Tuesday, November 15, 2005
One more stamp would fit right in
BY OUR OPINION Jacksonville,NC Daily News
The members of the crowd that gathered at the Marine Corps Exchange at Camp Lejeune last Thursday weren't hard to please. They knew what they wanted, and they came to get it - and that's exactly what they did.They were the first in line when the U.S Postal Service began selling the new Marine Corps stamps honoring four of the Corps' most legendary Leathernecks.
The stamps, finally issued following some intense, years-long lobbying by private, Marine and congressional groups, debuted to a highly appreciative audience. The Marines, both active-duty and retired, and dependents who showed up to get their hands on the first issues of these stamps had long anticipated the event. It's doubtful any will grace the outside of an envelope - instead they were purchased as keepsakes honoring four legendary Marines.
The four: former Commandant John Lejeune; Lewis "Chesty" Puller, recipient of five Navy Crosses; and two Congressional Medal of Honor recipients, John Basilone and Daniel Daly, were honored for their contributions to Corps and country.
All were combat heroes. Lejeune, for whom Camp Lejeune is named, was the first Marine officer to command a U.S. Army division. The two-time commandant earned a chest-full of medals and decorations for service in Panama, Cuba, Mexico, the Philippines, France and Germany.
Puller - probably the best-known Marine of all time - was also one of the most highly decorated. Like Lejeune, Puller rose to the rank of lieutenant general. He was what's known as a mustang - an officer who entered service in the enlisted ranks. After seeing combat in several places, including Haiti, Puller distinguished himself during World War II and Korea. Even after retirement, Puller tried to volunteer for duty in Vietnam - a request denied as a result of his advanced years.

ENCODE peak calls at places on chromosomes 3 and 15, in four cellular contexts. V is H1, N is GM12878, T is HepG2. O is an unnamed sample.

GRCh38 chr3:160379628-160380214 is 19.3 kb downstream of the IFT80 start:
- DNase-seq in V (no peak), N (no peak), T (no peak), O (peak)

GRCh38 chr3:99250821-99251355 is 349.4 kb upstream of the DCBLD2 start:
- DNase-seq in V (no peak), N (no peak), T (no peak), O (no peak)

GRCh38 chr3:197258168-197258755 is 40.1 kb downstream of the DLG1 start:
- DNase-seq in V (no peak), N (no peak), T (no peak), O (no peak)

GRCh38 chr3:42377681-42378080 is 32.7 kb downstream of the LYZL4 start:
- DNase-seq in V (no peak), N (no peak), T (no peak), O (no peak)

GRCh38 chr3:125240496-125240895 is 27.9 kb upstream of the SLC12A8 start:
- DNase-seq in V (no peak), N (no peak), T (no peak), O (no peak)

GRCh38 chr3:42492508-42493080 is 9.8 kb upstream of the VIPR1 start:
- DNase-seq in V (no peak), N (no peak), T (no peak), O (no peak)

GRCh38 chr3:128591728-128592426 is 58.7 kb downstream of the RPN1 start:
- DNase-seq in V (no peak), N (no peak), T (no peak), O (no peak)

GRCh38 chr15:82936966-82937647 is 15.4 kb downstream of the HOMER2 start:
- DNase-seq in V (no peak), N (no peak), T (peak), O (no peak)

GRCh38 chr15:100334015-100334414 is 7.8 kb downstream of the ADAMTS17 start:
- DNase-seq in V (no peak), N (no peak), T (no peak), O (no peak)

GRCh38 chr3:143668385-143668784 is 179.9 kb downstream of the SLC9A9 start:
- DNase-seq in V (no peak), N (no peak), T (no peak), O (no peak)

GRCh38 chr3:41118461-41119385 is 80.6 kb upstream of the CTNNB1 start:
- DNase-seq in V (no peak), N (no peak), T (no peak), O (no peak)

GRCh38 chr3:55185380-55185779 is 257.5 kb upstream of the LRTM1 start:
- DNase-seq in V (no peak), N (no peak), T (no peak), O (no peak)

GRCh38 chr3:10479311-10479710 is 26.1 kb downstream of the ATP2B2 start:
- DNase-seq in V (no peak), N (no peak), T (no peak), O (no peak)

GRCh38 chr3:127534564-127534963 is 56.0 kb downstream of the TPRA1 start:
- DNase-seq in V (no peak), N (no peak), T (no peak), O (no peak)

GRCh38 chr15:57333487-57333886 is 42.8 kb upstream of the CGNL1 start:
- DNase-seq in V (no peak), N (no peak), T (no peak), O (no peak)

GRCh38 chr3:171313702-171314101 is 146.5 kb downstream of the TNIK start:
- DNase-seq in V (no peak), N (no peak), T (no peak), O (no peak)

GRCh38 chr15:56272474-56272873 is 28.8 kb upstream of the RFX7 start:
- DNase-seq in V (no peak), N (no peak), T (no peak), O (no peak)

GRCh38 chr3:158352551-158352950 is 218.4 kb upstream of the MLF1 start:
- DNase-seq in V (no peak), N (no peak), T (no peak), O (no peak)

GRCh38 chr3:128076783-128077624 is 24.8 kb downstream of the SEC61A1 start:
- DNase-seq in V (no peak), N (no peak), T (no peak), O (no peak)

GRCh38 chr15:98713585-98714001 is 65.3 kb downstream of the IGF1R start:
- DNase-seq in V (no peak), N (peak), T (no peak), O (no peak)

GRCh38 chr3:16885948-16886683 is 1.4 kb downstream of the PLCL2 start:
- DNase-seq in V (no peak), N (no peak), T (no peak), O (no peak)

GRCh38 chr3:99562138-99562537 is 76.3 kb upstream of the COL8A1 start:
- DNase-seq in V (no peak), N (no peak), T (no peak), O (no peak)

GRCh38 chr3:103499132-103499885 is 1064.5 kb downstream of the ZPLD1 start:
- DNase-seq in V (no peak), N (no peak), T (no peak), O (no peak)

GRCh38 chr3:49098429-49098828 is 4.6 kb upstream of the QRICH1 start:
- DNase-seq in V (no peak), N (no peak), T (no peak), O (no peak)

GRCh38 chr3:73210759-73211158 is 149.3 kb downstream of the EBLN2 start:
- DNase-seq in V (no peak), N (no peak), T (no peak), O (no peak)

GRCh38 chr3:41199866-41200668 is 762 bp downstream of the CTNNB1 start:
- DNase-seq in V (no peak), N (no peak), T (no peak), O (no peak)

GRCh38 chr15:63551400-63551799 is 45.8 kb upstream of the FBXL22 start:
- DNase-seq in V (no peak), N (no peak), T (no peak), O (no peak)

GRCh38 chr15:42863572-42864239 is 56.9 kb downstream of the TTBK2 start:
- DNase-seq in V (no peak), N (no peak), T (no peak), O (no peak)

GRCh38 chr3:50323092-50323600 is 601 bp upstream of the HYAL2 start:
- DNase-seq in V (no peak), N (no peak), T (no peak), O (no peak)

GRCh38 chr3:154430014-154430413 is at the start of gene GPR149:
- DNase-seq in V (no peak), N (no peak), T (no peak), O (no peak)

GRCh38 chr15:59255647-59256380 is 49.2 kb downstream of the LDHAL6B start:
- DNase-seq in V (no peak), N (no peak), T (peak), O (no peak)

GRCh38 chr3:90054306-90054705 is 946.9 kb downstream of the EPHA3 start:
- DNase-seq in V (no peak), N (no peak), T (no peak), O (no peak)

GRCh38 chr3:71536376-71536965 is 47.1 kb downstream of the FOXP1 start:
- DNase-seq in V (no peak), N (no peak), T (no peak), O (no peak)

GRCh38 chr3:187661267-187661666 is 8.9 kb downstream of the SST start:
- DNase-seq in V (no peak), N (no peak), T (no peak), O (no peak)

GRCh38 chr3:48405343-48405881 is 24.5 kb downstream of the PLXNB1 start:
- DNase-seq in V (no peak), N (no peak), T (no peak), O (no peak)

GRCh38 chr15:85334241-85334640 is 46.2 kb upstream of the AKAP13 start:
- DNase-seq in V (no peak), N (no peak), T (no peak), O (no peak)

John Basilone, an Italian-American who was one of 10 children, never reached "old age." The 27-year-old died on Iwo Jima after receiving the U.S. Congressional Medal of Honor for actions aboard Guadalcanal. Basilone, a machine gunner, was brought back to the U.S. mainland following his highly publicized exploits in the Pacific and offered a commission, but he spurned the offer and chose instead to return to combat. He later died on Iwo Jima.
Daniel Daly was a New York state native who achieved fame during World War I. Once described as the greatest fighting man in U.S. history, Daly had the distinction of having earned the Medal of Honor twice for two separate acts of heroism. His first award stemmed from actions during the Boxer Rebellion, while his second was earned at Belleau Woods in France. He retired as a sergeant major.
To be sure, the four men honored by last week's stamp issue represent some of the best who ever claimed the title of Marine.
But still, many believe there is a stamp missing from the U.S. Postal Service line-up of such commemorative stamps - one that commemorates and honors the men who died during the Beirut bomb blast on Oct. 23, 1983.
That tragedy, which struck Camp Lejeune, Jacksonville and Onslow County extremely hard one of the first attacks in the war on terror. Until the events of Sept. 11, 2001, the Beirut bombing was the most significant terrorist attack on U.S. citizens in the country's history.
Efforts to prod the USPS into issuing a commemorative stamp on behalf of the Beirut fallen have thus far proved fruitless, but it's hoped this attack will one day receive the attention it deserves.
The men who died in Beirut deserve to be remembered, honored and most of all, recognized for their sacrifice by the issuance of one more stamp.